The Conscious Effect: 50 Lessons for better Organizational Wellbeing
The writer behind The Conscious Effect: 50 Lessons for Better Organizational Wellbeing, Natasha Wallace, is the chief coach and founder of Conscious Works. Conscious Works is a leadership and personal development business focused on elevating performance and wellbeing and Wallace’s résumé as an one time Human Resources director informs everything she does and writes about in this book. Her personal story, as well, figures into the overarching ambitions she aims to fulfill through the development of conscious leadership and her ideas about how wellbeing are fleshed out in ways that few of her contemporaries can readily match. The Conscious Effect isn’t a particularly long work, but Wallace manages to pack a lifetime of observation and philosophical reflection into its relatively brief space in a way that will impress all but the most cynical of readers.
The way she builds the book lends itself to re-reading and evaluation. It’s a book you can read from beginning to end, I advise that, but it’s also one that you can open at any point, dive in, and find ample meaning. The elasticity of Wallace’s text is something you do not encounter with many books on this subject. The way she mixes her personal story with her observations about the subject at hand is a winning formula for any reader. You will likely finish your reading of the work silently applauding her willingness to lay herself on the line for readers rather than making her case and asking readers to accept or reject it on its merits alone.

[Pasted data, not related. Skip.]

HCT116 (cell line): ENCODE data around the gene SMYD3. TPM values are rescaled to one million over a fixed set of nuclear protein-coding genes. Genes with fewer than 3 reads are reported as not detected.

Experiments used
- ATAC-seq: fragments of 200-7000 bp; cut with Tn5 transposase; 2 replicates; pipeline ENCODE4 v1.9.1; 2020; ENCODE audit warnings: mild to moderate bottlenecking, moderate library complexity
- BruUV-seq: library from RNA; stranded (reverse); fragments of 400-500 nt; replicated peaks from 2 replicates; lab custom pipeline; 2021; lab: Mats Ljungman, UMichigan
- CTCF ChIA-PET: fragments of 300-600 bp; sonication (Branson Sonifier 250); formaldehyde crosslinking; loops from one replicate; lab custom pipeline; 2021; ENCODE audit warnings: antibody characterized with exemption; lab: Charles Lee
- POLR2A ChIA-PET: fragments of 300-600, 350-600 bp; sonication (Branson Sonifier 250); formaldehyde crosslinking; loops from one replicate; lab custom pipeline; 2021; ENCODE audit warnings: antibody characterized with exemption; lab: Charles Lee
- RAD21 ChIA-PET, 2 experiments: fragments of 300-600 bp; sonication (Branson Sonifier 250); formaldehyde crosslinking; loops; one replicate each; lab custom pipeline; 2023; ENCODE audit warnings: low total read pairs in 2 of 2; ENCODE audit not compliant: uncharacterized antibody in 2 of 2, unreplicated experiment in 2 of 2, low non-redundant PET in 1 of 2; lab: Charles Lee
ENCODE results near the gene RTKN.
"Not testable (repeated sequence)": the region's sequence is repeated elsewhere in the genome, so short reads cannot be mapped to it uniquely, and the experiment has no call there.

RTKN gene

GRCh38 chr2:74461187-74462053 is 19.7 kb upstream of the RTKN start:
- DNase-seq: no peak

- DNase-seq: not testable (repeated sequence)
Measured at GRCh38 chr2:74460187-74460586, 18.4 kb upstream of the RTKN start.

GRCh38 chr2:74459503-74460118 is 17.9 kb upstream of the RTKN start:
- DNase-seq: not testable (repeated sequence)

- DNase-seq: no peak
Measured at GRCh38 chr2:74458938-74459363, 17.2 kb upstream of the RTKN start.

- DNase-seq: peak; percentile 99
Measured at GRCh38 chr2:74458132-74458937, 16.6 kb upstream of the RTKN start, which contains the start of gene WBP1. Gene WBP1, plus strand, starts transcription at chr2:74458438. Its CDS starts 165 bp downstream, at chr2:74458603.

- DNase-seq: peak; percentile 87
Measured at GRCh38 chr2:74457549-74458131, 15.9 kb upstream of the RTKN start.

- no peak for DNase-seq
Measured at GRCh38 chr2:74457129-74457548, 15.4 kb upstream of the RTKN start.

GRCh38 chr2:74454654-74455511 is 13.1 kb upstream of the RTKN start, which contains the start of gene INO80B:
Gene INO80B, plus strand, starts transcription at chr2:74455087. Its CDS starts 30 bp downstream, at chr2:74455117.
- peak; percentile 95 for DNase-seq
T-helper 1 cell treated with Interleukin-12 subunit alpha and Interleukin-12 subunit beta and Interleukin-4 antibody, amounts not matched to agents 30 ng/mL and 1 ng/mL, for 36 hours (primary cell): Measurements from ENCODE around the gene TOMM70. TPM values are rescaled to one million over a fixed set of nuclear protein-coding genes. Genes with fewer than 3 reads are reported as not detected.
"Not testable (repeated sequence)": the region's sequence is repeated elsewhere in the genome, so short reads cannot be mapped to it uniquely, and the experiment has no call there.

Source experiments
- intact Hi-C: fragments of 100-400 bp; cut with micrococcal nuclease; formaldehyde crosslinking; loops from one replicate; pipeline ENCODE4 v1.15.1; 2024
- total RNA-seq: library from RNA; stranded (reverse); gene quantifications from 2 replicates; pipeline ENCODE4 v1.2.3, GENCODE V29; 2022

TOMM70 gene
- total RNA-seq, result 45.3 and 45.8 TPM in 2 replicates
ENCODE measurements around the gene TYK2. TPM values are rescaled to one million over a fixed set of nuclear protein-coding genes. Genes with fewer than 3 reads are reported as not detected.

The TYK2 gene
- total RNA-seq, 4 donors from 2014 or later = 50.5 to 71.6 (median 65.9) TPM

PURCHASE LINK: https://www.amazon.com/Conscious-Effect-Lessons-Organisational-Wellbeing/dp/1912555077
The Conscious Effect is, ultimately, a book about achieving balance so we can realize our best selves both professionally and personally. Wallace’s book acknowledges without fail the inherent difficulties of being human and how elusive balance can be in our day to day lives, but she also emphasizes that it is a goal well within our reach if we consistently practice certain principles and realize that we are, in essence, in this together. Addressing the needs of our fellow human being has a positive effect on everyone around us.
She peppers the text with voluminous references to secondary materials, charts, diagrams, and ample opportunities for self-reflection. Each of the book’s five parts ends with a pair of “case studies” exploring how a variety of companies, when faced with challenges related to conscious leadership and organizational wellbeing, responded to those issues. These case studies are brief, but they are nonetheless one of the book’s many highlights because of how they tie into Wallace’s themes.
The book ends on a rousing note. Wallace doesn’t thump her chest, she doesn’t need to, but yet she writes eloquently and with immense passion about the common destiny we can all share if we are willing to apply ourselves towards that goal. The Conscious Effect: 50 Lessons for Better Organizational Wellbeing is a book with a lot to say and does so with impressive intelligence. Natasha Wallace assembles her materials in such a way that the book stands heads and shoulders above many other fine offerings on this subject and her work should enjoy attention from many for countless years to come.